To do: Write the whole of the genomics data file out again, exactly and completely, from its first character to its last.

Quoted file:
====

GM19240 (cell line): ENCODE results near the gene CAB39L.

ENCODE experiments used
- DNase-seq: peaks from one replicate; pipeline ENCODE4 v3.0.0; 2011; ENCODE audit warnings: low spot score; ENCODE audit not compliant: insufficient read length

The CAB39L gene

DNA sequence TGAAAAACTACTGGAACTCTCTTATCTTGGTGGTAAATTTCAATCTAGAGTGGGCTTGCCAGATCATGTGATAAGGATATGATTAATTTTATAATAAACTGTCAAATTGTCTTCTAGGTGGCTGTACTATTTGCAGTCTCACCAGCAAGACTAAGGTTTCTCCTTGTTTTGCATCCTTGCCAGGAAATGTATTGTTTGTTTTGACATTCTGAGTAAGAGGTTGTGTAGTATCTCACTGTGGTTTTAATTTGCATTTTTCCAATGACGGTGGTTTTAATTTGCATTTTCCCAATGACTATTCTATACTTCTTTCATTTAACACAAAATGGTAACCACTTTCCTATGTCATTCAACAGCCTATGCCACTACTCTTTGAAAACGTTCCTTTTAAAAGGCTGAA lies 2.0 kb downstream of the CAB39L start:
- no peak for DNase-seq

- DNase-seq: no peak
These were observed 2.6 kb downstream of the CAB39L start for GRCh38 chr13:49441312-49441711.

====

GM19240 (cell line): ENCODE results near the gene CAB39L.

ENCODE experiments used
- DNase-seq: peaks from one replicate; pipeline ENCODE4 v3.0.0; 2011; ENCODE audit warnings: low spot score; ENCODE audit not compliant: insufficient read length

The CAB39L gene

DNA sequence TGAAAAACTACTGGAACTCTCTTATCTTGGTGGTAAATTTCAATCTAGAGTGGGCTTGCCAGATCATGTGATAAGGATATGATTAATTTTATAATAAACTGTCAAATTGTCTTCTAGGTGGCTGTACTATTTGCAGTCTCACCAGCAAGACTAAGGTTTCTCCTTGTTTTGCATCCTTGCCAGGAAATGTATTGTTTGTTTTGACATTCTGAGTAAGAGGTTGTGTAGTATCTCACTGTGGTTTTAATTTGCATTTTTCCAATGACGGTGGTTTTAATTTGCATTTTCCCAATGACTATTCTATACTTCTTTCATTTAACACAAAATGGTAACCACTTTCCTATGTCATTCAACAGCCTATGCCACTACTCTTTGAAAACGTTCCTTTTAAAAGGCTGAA lies 2.0 kb downstream of the CAB39L start:
- no peak for DNase-seq

- DNase-seq: no peak
These were observed 2.6 kb downstream of the CAB39L start for GRCh38 chr13:49441312-49441711.